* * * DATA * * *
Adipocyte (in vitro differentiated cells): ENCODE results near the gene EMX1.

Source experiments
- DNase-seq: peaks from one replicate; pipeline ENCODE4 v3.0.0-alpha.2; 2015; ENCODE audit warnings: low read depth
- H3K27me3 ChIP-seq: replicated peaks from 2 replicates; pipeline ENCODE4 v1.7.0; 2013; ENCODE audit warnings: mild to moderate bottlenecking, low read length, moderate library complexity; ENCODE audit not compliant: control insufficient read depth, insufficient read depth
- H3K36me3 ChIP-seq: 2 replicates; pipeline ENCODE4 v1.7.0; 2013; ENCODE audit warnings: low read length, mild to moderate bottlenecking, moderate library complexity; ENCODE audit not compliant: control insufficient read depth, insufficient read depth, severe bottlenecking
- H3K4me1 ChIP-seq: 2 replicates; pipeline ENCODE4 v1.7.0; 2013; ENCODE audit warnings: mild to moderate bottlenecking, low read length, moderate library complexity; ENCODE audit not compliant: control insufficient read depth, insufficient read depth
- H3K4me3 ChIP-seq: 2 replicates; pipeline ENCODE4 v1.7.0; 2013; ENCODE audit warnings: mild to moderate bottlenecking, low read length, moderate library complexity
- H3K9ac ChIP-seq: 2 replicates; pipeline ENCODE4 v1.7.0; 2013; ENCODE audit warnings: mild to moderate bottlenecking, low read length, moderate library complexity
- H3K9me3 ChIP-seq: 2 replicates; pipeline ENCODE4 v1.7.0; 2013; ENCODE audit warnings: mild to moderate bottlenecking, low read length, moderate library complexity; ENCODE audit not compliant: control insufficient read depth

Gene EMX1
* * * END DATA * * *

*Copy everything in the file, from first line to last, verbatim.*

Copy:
Adipocyte (in vitro differentiated cells): ENCODE results near the gene EMX1.

Source experiments
- DNase-seq: peaks from one replicate; pipeline ENCODE4 v3.0.0-alpha.2; 2015; ENCODE audit warnings: low read depth
- H3K27me3 ChIP-seq: replicated peaks from 2 replicates; pipeline ENCODE4 v1.7.0; 2013; ENCODE audit warnings: mild to moderate bottlenecking, low read length, moderate library complexity; ENCODE audit not compliant: control insufficient read depth, insufficient read depth
- H3K36me3 ChIP-seq: 2 replicates; pipeline ENCODE4 v1.7.0; 2013; ENCODE audit warnings: low read length, mild to moderate bottlenecking, moderate library complexity; ENCODE audit not compliant: control insufficient read depth, insufficient read depth, severe bottlenecking
- H3K4me1 ChIP-seq: 2 replicates; pipeline ENCODE4 v1.7.0; 2013; ENCODE audit warnings: mild to moderate bottlenecking, low read length, moderate library complexity; ENCODE audit not compliant: control insufficient read depth, insufficient read depth
- H3K4me3 ChIP-seq: 2 replicates; pipeline ENCODE4 v1.7.0; 2013; ENCODE audit warnings: mild to moderate bottlenecking, low read length, moderate library complexity
- H3K9ac ChIP-seq: 2 replicates; pipeline ENCODE4 v1.7.0; 2013; ENCODE audit warnings: mild to moderate bottlenecking, low read length, moderate library complexity
- H3K9me3 ChIP-seq: 2 replicates; pipeline ENCODE4 v1.7.0; 2013; ENCODE audit warnings: mild to moderate bottlenecking, low read length, moderate library complexity; ENCODE audit not compliant: control insufficient read depth

Gene EMX1